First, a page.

James Bryant, a frail 89-year-old, suffering from Alzheimer's, has been thrown out of his care home in Stevenage. James' daughters have refused to pay a £17,000 care bill - which they and the council agree is not fair.
James, who worked at Bletchley Park during WWII, moved into Roebuck Nursing Home in 2011, when his Alzheimer's became so severe that his wife and daughters could no longer care for him.
The Sunday Times reported that at that point, his wife Evelyn was living in their marital home, which means that the property did not count as part of James' assets - so they fell below the minimum threshold of £23,250. Hertfordshire County Council agreed to cover the bulk of the cost of care (at a reduced rate of £550 instead of the full private rate of £880 a week). James contributed to that from his private pension.
However, when Evelyn died at the end of 2013, half of the property was left to her two daughters, and half passed to James. This took him over the threshold, and made him liable for the cost of his own care.
The Daily Mail highlighted that the family is not arguing with this. The source of the row is that when the property was sold at the end of May last year (17 months after Evelyn's death), James moved onto the standard weekly rate of £880. However, the nursing home argued that this higher rate should have been payable from the day Evelyn died in 2013.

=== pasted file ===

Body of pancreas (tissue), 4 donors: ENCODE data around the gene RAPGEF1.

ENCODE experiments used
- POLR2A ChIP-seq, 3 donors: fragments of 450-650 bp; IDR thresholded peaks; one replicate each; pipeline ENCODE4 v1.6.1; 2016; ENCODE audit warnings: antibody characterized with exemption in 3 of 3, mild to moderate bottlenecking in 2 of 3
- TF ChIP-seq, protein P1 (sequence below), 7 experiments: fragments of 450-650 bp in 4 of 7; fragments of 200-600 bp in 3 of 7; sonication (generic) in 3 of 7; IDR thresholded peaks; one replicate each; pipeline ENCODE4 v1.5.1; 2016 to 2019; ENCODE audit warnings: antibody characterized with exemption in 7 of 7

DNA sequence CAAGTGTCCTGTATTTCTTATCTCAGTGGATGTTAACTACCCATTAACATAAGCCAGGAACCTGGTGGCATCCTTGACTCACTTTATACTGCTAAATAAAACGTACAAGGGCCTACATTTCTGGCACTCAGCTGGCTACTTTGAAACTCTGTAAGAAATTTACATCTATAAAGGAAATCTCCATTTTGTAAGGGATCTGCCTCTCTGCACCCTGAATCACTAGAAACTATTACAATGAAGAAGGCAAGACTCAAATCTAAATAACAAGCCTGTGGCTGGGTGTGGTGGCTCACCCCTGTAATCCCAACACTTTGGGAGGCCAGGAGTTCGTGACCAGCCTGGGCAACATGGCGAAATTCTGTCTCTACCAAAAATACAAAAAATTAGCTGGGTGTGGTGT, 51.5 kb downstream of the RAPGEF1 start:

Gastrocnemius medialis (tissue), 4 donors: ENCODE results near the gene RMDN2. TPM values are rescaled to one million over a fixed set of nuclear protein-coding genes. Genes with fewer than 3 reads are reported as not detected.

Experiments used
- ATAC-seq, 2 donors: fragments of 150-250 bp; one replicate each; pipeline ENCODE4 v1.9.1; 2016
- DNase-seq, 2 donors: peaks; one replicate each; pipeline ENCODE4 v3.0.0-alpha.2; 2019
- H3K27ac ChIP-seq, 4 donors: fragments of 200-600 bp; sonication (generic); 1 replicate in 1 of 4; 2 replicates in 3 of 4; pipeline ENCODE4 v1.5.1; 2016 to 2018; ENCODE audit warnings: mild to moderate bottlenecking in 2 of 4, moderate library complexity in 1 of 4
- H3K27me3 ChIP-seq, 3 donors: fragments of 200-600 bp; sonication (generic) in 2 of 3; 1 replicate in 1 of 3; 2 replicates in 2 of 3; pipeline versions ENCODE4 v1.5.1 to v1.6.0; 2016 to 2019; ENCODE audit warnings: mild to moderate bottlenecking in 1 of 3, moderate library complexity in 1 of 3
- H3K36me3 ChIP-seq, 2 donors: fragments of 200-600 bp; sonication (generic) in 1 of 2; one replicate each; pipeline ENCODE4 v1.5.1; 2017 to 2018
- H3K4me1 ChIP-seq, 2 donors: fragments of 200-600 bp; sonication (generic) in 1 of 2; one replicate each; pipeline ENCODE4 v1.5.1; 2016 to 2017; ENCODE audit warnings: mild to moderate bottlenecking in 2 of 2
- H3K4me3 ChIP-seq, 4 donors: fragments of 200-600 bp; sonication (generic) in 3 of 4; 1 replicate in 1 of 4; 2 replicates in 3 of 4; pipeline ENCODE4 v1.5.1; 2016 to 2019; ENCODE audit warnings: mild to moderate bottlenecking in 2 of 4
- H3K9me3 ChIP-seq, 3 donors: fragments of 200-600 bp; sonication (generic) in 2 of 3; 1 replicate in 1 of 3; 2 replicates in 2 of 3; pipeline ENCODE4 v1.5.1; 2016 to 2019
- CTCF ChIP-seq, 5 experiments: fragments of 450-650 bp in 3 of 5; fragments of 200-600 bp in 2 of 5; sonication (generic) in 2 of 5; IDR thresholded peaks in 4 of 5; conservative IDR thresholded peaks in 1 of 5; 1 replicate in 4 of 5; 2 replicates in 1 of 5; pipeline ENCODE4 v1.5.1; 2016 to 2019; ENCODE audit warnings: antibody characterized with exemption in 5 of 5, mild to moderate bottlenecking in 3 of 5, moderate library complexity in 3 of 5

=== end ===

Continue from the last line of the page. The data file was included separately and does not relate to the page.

The row has rumbled on ever since. On February 18th, they were given four weeks to find James a new home. The frail 89-year-old has now been moved. The Express reported that the care home owners planned to take the matter to the Local Government Ombudsman.
Paying for care
This horrible story highlights not only how complicated the system is, and how difficult it is to navigate, but also the hideous cost of care.
According to Citizens Advice, the typical nursing home fee in 2015 was £40,248 a year - up £1,872 from a year earlier. Less intensive care homes charged an average of £29,588 - up £572.
The current system means that local authorities will pay the whole bill if you have assets and savings of less than £14,250, and will pay a proportion of the cost of you have savings and assets under £23,250. The family home is considered part of those assets - unless your spouse is still living at home.
Each year around 135,000 people are admitted into care, and over the next 12 months, 62,000 families will have to pay for it. The Department of Health says that this triggers over 35,000 emergency property sales every year - in some cases families are forced to cut the asking price by as much as 25% - because the bills start to pile up and they need a quick sale.
It means that while nobody thinks about the possibility of needing care in their old age, it is important to talk to your family about the best approach, and how you will pay for it, before the need arises - so you're not left facing difficult decisions at an impossible time.